Posted on : Monday February 21, 2011

By Sharon Mager, BCM/D Correspondent

COLUMBIA, Md.—Jesus is the Prince of Peace and the body of Christ is truly a sanctuary; but our buildings aren’t always safe havens. According to the Christian Security Network, there were 24 crimes against U.S. churches within a ten-day period from Dec. 23 to Jan 1. Most were burglary, one was aggravated robbery and several were arsons. In 2009, there were 1,237 crimes against U.S. churches including 12 homicides and 38 other violent incidents including three sexual assaults, three kidnappings, 98 arsons, and over 700 burglaries resulting in more than $24 million in property loss.

“The church is an extension of the community, therefore the crime in the community may spill into the church,” Jim Rice said. Rice is a member of Cresthill Church, a federal law enforcement officer, and former state trooper.

“People bring their baggage and that includes messy divorces, mental problems and drug problems and each of those leads to the possibility of crime. We want to keep our doors open and welcome everyone and obey The Great Commission, but sometimes we leave ourselves open to danger,” he said.

The biggest deterrent to dangerous situations is awareness. Pay attention to instincts.

“Use your God-given ability to look at something that doesn’t look right. Don’t let layers of training ourselves to be polite overcome a need to be safe,” Rice emphasized. “We have robbed ourselves of the ability to pay attention when our hair stands up on the back of our necks. We don’t want to insult anyone by saying, ‘Who are you and what are you doing here?’” Rice said at Cresthill, if there’s an unknown person who may look suspicious, it’s perfectly natural to walk up and say, “Hi! How can I help you?” “That’s not threatening. The person may be new and looking for a Sunday school class. You know from the reaction. If they’re looking for an easy target they say ‘no thanks’ and leave.”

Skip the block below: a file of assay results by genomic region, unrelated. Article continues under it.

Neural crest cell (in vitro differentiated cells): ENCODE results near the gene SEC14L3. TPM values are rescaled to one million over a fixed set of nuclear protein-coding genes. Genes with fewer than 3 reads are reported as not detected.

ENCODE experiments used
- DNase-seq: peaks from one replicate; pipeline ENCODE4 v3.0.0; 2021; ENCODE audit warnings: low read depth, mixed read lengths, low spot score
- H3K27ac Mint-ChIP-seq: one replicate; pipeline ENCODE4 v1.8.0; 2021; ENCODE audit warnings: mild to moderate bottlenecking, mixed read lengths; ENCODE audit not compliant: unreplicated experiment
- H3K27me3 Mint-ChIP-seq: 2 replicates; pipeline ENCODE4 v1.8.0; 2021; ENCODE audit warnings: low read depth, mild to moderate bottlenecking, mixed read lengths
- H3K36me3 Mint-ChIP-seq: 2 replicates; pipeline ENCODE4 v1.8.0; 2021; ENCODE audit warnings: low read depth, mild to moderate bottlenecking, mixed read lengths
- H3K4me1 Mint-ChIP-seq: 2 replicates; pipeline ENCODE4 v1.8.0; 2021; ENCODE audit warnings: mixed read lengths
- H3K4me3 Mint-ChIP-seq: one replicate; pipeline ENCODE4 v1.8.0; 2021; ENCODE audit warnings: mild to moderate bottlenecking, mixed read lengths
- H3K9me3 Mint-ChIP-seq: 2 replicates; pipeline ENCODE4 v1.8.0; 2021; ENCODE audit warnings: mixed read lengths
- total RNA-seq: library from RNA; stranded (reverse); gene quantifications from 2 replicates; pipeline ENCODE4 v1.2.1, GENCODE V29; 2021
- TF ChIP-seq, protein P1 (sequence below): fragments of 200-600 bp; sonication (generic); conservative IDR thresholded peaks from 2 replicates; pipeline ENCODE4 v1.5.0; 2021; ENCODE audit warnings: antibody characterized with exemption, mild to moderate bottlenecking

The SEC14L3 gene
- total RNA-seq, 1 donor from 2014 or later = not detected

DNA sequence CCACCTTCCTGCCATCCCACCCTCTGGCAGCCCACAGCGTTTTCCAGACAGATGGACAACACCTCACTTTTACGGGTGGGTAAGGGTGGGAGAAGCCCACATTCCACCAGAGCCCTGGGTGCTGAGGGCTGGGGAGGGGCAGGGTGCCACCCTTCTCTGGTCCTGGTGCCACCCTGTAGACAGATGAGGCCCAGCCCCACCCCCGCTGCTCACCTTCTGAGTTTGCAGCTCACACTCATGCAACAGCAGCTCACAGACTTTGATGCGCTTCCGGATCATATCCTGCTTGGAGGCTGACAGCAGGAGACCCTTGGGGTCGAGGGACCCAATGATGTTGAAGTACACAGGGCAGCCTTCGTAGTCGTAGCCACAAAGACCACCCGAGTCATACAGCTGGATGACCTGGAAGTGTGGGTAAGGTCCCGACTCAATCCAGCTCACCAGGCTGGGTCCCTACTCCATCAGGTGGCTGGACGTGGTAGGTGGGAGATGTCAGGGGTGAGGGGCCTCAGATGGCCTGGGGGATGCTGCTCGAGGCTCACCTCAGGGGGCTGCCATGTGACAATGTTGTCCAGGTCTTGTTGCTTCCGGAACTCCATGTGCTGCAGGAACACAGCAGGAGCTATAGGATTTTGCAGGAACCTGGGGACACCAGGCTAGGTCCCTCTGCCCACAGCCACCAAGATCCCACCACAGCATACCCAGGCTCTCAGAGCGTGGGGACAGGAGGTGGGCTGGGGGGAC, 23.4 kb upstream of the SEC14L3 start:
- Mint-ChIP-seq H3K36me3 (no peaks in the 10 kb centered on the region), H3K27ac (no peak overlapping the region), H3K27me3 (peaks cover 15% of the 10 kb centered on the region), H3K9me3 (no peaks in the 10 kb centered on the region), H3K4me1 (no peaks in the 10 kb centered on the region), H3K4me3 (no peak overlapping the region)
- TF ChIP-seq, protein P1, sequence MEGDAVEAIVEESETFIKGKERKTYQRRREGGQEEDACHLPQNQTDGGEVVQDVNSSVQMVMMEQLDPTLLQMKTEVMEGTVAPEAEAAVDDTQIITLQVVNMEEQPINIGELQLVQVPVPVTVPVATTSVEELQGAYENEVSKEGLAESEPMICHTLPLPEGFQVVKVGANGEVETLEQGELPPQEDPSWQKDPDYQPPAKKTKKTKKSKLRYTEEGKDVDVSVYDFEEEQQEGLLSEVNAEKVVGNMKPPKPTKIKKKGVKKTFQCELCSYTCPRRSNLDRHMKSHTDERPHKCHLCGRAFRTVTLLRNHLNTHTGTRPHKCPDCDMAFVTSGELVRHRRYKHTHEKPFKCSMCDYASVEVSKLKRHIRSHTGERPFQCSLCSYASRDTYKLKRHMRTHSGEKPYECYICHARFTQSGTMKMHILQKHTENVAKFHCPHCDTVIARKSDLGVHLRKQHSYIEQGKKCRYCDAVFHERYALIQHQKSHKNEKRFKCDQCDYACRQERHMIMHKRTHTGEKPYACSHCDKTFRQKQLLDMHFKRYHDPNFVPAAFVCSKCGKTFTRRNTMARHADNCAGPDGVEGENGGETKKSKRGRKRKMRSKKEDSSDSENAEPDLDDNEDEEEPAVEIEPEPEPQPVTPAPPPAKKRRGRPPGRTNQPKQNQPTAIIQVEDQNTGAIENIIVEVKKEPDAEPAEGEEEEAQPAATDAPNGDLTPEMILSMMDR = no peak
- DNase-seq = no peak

Here are a few other tips from Rice and other security professionals:

• Don’t keep money around. Provide vouchers for food, or a night’s lodging. That way funds can’t be used to purchase drugs or alcohol. Word gets around. If someone says they’ve lost their house or apartment, take their information and tell them your emergency committee will investigate and see if they can help. Sometimes people make a living of going from church to church.

• Use ushers and greeters as your security staff and provide training. They’re already in place and can play a key role in observation, getting help quickly and providing leadership in emergency situations.

• Have fire drills and have a rally point. Fire drills teach evacuation in all situations. Rice said we only retain part of what we hear so going through the motions helps us to remember. People don’t behave logically in a crisis. If someone has a gun holding it to someone’s head, or there is a parental kidnapping in process, it is an emotionally charged event and people need to know how to react.

• Gather intelligence. What are the threats to your neighborhood?  Are there convicted felons or child molesters in your community? Are their mental illnesses or nasty divorce situations in the church that could pose potential threats?

• Have a plan of action that may or may not include a team. Exercise that plan, even if it’s getting together 30 minutes before church on a Sunday to discuss, “Okay, if this happens what will we do? If someone tries to drag a child out, how will we react?”

• Contact local police to do a crime analysis. They can point out potential risks areas.

• Take intelligence from all sources including children. Rice said kids are great observers. Consider bringing in a special speaker like McGruff the Crime Dog to help kids recognize signs of danger.

• Always be observant and trust your instincts and err on the side of caution and safety.

The National Organization of Church Security and Safety Management refers to 1 Chron. 9:22-24 as their founding scripture: “Altogether, those chosen to be gatekeepers at the thresholds numbered 212. They were registered by genealogy in their villages. The gatekeepers had been assigned to their positions of trust by David and Samuel the seer.  They and their descendants were in charge of guarding the gates of the house of the LORD—the house called the tent of meeting. The gatekeepers were on the four sides: east, west, north and south.”